The diary’s still floating around, because I’m finding surprises.
For starters, I was shocked to read I’d accepted a dinner invitation in 1978 from S and K. In “good society,” that would be a major faux pas. … But as a young adult I hadn’t yet learned such things. (I guess naïveté has its perks.)
It was also surprising to read I’d dined with M and R. M had hurt R, and R had hurt me. But as I turn the diary pages, I find no analysis of their dirty laundry; none of that seemed to matter.
As I mull this over, the synapses are connecting. I remember now: back then, I didn’t even know people kept such notes. In fact, I kept in touch with S for years, but later discovered that others had erased him from their memory. As for R, it happened there was a laundry list on me, so there was a temporary hiatus; it all came out in the wash.
Well, time can change things. I became acquainted with “society.” Somehow the company I kept—began to restrict the company I kept. That zone is like a drawn-out version of the scene in “Star Wars” where they’re being slowly trapped in a trash compactor.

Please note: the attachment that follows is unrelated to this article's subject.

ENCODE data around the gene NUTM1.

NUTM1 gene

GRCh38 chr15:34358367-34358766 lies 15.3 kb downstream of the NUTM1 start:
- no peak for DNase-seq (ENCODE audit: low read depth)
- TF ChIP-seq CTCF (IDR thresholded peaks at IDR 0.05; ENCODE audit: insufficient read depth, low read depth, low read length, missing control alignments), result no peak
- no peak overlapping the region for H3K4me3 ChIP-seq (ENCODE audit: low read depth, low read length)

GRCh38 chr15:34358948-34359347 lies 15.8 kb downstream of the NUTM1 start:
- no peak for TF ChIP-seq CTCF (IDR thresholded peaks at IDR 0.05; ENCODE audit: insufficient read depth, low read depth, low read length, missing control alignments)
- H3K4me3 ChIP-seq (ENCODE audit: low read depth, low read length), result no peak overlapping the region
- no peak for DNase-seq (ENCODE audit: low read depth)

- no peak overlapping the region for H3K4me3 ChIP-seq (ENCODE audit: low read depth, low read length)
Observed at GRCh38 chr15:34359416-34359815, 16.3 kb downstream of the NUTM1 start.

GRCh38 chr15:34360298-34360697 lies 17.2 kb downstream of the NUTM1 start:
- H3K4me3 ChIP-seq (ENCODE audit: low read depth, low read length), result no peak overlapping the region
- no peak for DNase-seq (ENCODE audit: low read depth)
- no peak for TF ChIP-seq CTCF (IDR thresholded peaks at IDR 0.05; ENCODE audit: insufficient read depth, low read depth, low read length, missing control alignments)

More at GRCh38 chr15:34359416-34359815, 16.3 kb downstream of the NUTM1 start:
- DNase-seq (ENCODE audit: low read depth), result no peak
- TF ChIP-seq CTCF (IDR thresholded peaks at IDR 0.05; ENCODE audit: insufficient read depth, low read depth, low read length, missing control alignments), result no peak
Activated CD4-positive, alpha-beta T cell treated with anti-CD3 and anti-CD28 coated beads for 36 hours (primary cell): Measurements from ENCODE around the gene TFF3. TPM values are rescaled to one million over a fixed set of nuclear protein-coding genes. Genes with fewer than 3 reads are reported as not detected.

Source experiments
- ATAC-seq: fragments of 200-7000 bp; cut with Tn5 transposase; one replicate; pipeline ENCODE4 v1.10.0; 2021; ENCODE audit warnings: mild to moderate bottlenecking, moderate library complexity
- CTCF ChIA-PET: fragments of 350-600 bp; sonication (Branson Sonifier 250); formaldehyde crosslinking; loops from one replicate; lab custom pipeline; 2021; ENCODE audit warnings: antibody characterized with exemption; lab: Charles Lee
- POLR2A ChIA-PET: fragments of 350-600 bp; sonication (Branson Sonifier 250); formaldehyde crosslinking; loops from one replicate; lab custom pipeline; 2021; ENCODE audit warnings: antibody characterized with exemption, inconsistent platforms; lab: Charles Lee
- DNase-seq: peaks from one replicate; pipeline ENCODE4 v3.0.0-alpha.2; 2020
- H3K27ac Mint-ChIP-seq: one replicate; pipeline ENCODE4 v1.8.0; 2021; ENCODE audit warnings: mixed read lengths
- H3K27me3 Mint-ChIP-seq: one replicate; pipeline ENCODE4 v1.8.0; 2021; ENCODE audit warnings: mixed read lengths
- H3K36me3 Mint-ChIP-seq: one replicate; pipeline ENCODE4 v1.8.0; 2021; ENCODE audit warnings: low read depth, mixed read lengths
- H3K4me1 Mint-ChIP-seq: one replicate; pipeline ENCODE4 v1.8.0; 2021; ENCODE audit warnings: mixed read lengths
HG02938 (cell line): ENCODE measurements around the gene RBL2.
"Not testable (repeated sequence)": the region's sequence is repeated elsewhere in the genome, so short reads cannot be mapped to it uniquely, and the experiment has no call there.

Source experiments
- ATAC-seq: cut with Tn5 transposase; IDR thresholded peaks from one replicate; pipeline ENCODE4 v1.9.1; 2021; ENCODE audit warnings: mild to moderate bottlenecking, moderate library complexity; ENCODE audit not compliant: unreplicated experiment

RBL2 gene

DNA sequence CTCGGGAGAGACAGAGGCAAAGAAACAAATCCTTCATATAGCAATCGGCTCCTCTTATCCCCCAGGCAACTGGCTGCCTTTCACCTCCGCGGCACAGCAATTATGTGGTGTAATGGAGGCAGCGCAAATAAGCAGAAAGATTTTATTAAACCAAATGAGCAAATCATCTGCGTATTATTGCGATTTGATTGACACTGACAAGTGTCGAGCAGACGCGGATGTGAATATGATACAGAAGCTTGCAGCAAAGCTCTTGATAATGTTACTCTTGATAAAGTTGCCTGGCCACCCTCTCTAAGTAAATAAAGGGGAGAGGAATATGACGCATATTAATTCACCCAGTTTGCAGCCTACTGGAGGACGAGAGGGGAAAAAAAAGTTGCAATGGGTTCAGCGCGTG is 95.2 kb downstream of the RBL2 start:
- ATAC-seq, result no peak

Matt. 18:35 My heavenly Father will also do the same to you, if each of you does not forgive his brother from your heart.
But in recent years I’ve come out the other side. Seeing this diary punctuates the irony: I’m getting back to basics. I’ve exited so-called “society” (those who shoot their own wounded). While I’m convinced (and thankful) that God will never let me return to the folly of my youth, I do see the need to renew that innocence.
Matt. 18:4 Whoever then humbles himself as this child, he is the greatest in the kingdom of heaven.
There’s a simple test to see if I will put my money where my mouth is. It’s a one-question test: How concerned am I about what X and Y would think if I picked up the phone and invited S and/or R to dinner?
The answer came to me quickly: I am not at all concerned what X and Y would think. Do I really want to climb back into that trash compactor?”